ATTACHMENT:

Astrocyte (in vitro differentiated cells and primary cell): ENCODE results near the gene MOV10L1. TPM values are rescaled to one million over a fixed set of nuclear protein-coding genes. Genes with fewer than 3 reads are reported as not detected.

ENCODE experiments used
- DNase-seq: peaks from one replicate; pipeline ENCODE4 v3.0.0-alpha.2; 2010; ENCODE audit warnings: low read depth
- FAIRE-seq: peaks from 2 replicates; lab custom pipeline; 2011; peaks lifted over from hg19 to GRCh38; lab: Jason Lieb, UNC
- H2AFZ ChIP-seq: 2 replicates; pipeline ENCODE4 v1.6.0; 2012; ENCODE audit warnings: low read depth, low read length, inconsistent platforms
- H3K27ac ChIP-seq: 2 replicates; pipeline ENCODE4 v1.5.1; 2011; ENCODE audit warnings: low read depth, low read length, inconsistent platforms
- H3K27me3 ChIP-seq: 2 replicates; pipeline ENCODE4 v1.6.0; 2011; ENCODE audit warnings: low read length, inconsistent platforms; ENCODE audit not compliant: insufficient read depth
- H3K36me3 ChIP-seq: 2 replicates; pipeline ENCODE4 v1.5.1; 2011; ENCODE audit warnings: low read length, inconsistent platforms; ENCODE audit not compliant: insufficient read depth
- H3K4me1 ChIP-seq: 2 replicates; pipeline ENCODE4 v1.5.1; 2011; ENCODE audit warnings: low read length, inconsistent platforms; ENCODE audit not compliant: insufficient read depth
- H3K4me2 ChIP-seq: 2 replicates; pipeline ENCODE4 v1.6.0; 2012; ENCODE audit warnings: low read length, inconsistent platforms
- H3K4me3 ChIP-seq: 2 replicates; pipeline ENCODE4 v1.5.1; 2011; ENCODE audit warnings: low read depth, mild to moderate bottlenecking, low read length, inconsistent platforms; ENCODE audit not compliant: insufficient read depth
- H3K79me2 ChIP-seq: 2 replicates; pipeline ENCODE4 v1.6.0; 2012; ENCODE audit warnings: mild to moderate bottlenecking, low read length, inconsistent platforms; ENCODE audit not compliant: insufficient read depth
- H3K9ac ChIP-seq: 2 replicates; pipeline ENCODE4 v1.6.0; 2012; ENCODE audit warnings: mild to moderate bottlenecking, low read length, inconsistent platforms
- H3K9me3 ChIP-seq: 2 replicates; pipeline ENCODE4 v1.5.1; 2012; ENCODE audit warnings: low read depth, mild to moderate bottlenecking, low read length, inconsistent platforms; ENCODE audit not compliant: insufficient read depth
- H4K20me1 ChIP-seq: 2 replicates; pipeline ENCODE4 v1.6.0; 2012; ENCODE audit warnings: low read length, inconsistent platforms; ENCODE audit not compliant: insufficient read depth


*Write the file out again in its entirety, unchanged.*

Astrocyte (in vitro differentiated cells and primary cell): ENCODE results near the gene MOV10L1. TPM values are rescaled to one million over a fixed set of nuclear protein-coding genes. Genes with fewer than 3 reads are reported as not detected.

ENCODE experiments used
- DNase-seq: peaks from one replicate; pipeline ENCODE4 v3.0.0-alpha.2; 2010; ENCODE audit warnings: low read depth
- FAIRE-seq: peaks from 2 replicates; lab custom pipeline; 2011; peaks lifted over from hg19 to GRCh38; lab: Jason Lieb, UNC
- H2AFZ ChIP-seq: 2 replicates; pipeline ENCODE4 v1.6.0; 2012; ENCODE audit warnings: low read depth, low read length, inconsistent platforms
- H3K27ac ChIP-seq: 2 replicates; pipeline ENCODE4 v1.5.1; 2011; ENCODE audit warnings: low read depth, low read length, inconsistent platforms
- H3K27me3 ChIP-seq: 2 replicates; pipeline ENCODE4 v1.6.0; 2011; ENCODE audit warnings: low read length, inconsistent platforms; ENCODE audit not compliant: insufficient read depth
- H3K36me3 ChIP-seq: 2 replicates; pipeline ENCODE4 v1.5.1; 2011; ENCODE audit warnings: low read length, inconsistent platforms; ENCODE audit not compliant: insufficient read depth
- H3K4me1 ChIP-seq: 2 replicates; pipeline ENCODE4 v1.5.1; 2011; ENCODE audit warnings: low read length, inconsistent platforms; ENCODE audit not compliant: insufficient read depth
- H3K4me2 ChIP-seq: 2 replicates; pipeline ENCODE4 v1.6.0; 2012; ENCODE audit warnings: low read length, inconsistent platforms
- H3K4me3 ChIP-seq: 2 replicates; pipeline ENCODE4 v1.5.1; 2011; ENCODE audit warnings: low read depth, mild to moderate bottlenecking, low read length, inconsistent platforms; ENCODE audit not compliant: insufficient read depth
- H3K79me2 ChIP-seq: 2 replicates; pipeline ENCODE4 v1.6.0; 2012; ENCODE audit warnings: mild to moderate bottlenecking, low read length, inconsistent platforms; ENCODE audit not compliant: insufficient read depth
- H3K9ac ChIP-seq: 2 replicates; pipeline ENCODE4 v1.6.0; 2012; ENCODE audit warnings: mild to moderate bottlenecking, low read length, inconsistent platforms
- H3K9me3 ChIP-seq: 2 replicates; pipeline ENCODE4 v1.5.1; 2012; ENCODE audit warnings: low read depth, mild to moderate bottlenecking, low read length, inconsistent platforms; ENCODE audit not compliant: insufficient read depth
- H4K20me1 ChIP-seq: 2 replicates; pipeline ENCODE4 v1.6.0; 2012; ENCODE audit warnings: low read length, inconsistent platforms; ENCODE audit not compliant: insufficient read depth